I. ricinus may undergo both behavioural and developmental (or morphogenetic) diapause (Belozerov 1982). Behavioural diapause is typically defined in the acarological literature as a preprogrammed period of functional inactivity in unfed ticks, whereas developmental diapause is a physiological state in which the ticks’ bodies undergo biochemical changes, particularly related to a slowing of metabolic processes (Belozerov 1982; Randolph et al. 2002). Both forms of diapause allow ticks to minimise energy use during times when it would be climatically unfavourable to quest for hosts. In I. ricinus in temperate Europe, behavioural diapause occurs to variable degrees through autumn and winter and developmental diapause occurs as a precursor to development when ticks feed in late summer or autumn (reviewed in Randolph 2004).

In this paper, we present the first biological, process-based population model for I. ricinus. It incorporates all available empirical information on the biological processes that control I. ricinus populations, including environmental determinants of diapause initiation and cessation (Randolph 2004), and the probability of questing (Alekseev et al. 2000; Perret, Rais & Gern 2004), day-degree summation modelling of development (Randolph et al. 2002) and estimates of density-dependent mortality (Randolph 1997). The model is constructed using data from three separate field sites in the United Kingdom where detailed tick abundance and microclimatic variables were measured over a period of several years (Randolph et al. 2002), and tested against data from independent sites in the United Kingdom and in central Spain. A sensitivity analysis is conducted to assess the model’s robustness to deviations in individual parameter values.

One of the most recent models of Ixodes spp ticks (Ogden et al. 2005) captured seasonality well and offered insights into potential range expansion of I. scapularis in Canada (Ogden et al. 2006), but none has been applied to I. ricinus. Our model is characterised by its distinct underlying mathematical approach, protracted egg-laying phenology, use of saturation deficit (as opposed to temperature) to mediate questing probability and simulation of development periods by incremental day-degree summation.

Materials and methods

Model description

General

The tick model, which simulates relative numbers of ticks of each instar and physiological stage, is written in R language (R Core Development Team, 2005) and based around a stage-classified Leslie matrix (Leslie 1945; Caswell 2001), with some significant modifications. It moves by daily increments; ticks in each stage experience a daily probability of moving to the next stage (Fig. 1), although certain transitions incur fixed time delays to simulate such processes as feeding and post-eclosion cuticular hardening. Active processes such as temperature-dependent development and egg-laying, which take more than a single day to complete, are also simulated in multielement vectors outside the matrix.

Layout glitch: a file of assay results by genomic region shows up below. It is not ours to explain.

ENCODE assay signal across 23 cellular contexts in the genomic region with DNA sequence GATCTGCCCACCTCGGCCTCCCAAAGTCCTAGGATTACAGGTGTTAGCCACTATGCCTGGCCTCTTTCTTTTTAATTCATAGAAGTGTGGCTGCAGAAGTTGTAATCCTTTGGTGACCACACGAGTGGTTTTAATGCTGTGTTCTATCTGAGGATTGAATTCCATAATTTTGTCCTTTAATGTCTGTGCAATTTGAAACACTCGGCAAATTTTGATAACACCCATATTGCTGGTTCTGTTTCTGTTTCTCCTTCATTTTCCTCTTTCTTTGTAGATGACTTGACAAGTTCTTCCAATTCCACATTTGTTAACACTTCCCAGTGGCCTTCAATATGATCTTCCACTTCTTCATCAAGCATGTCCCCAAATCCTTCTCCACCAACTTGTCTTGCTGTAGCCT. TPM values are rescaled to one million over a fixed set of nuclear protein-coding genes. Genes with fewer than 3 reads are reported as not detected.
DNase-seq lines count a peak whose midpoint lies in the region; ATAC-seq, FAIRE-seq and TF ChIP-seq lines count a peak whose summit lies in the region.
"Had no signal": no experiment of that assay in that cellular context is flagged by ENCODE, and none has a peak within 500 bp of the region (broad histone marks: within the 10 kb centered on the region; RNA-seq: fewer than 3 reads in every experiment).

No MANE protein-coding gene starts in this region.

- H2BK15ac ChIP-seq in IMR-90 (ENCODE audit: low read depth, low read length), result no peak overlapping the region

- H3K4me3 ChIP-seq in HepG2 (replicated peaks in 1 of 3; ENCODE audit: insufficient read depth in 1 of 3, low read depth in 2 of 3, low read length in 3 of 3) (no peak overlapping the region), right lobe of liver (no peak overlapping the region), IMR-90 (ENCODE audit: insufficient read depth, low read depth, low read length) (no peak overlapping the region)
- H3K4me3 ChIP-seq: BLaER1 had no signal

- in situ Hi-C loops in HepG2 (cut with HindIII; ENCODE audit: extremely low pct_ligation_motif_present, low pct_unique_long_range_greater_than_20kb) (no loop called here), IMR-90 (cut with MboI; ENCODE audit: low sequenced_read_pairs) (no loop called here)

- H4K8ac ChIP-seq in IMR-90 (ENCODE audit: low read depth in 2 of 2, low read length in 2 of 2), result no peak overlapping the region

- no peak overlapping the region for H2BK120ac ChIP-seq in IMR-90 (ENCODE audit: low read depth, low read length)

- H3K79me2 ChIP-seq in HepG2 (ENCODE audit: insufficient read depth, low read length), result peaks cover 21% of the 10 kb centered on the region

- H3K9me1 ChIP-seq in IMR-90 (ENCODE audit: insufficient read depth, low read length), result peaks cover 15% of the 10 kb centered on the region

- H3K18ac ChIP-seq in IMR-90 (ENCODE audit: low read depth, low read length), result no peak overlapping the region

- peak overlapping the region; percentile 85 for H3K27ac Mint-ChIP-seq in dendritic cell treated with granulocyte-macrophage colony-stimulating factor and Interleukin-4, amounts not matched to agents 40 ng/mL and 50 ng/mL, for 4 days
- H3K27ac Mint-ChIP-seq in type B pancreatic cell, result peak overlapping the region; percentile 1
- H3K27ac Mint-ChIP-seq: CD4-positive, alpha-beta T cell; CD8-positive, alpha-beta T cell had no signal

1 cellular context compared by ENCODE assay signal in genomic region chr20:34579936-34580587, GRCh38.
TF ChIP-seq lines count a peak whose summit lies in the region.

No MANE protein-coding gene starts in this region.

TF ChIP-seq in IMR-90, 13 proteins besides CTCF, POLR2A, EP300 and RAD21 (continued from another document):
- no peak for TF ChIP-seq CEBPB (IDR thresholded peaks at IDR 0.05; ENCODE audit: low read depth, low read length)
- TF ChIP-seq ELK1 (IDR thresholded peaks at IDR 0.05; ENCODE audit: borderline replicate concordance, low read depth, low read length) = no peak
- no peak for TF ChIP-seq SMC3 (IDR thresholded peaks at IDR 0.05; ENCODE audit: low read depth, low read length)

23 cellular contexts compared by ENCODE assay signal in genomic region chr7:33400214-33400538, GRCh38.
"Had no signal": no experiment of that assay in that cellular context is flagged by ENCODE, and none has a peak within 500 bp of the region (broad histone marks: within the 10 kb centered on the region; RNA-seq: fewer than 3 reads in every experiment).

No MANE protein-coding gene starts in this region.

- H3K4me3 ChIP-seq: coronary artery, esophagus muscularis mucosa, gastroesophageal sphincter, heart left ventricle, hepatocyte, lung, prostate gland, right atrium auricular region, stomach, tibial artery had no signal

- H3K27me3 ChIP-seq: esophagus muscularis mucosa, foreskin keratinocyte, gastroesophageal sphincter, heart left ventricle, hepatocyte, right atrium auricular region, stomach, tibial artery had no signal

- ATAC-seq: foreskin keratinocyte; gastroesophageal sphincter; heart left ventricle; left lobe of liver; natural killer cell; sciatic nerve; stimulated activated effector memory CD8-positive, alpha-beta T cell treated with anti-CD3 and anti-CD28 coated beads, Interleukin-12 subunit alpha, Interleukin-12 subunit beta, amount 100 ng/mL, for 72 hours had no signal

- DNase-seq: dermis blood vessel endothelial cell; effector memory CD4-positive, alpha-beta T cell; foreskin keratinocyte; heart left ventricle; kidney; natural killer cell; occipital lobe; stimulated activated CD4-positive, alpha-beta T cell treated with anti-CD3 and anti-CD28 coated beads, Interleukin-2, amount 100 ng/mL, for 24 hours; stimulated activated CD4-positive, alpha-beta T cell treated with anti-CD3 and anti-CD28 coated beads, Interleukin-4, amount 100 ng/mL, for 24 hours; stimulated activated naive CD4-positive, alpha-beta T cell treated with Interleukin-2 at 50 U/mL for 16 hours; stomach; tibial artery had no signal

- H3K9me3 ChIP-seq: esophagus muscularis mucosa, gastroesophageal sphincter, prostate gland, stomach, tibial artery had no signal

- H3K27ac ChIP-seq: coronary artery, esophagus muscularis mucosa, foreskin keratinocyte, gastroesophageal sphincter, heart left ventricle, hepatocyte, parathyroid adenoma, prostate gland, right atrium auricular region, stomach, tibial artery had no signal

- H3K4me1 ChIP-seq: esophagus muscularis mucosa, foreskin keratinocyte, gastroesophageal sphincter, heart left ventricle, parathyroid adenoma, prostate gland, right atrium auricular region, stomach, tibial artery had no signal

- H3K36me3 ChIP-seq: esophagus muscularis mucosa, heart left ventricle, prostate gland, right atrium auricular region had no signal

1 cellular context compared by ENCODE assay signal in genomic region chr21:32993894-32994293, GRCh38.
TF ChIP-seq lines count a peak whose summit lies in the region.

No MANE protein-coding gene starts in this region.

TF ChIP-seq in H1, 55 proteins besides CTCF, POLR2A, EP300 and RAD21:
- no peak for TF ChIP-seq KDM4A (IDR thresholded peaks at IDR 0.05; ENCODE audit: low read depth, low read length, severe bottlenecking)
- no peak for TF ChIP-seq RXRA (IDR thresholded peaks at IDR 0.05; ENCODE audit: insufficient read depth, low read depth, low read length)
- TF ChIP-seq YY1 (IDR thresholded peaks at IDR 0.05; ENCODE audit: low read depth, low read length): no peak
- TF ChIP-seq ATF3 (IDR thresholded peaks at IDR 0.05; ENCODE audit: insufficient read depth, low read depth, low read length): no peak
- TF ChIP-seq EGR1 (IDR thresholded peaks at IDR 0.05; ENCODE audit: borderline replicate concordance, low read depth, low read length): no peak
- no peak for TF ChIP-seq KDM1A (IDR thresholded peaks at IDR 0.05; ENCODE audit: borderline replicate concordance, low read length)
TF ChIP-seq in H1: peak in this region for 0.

Figure 1.

 Schematic outline of part of the model. The full model is repeated three times, once for each instar. Autumn questing and behavioural diapause (with subsequent spring questing) are mutually exclusive alternatives. Ticks enter developmental diapause if they have fed after a certain date in late summer (see text); thus, the proportions vary depending upon the development rate of the previous stage and the host contact rate. Labelled processes: FL, Larvae feeding (combines host encounter rate with probability of actively questing, mediated by saturation deficit); LD, Engorged larvae entering developmental diapause; LE, Larvae exiting developmental diapause; DevL, Engorged larvae beginning development; AQN, Developed nymphs questing in autumn (following a 20-day cuticular hardening period); BDN, Developed nymphs going into behavioural diapause in autumn (following a 20-day cuticular hardening period); QN, Nymphs exiting behavioural diapause to begin questing; FN, Nymph feeding (combines host encounter rate with probability of actively questing, mediated by saturation deficit); ND, Engorged nymphs entering developmental diapause; NE, Nymphs exiting developmental diapause.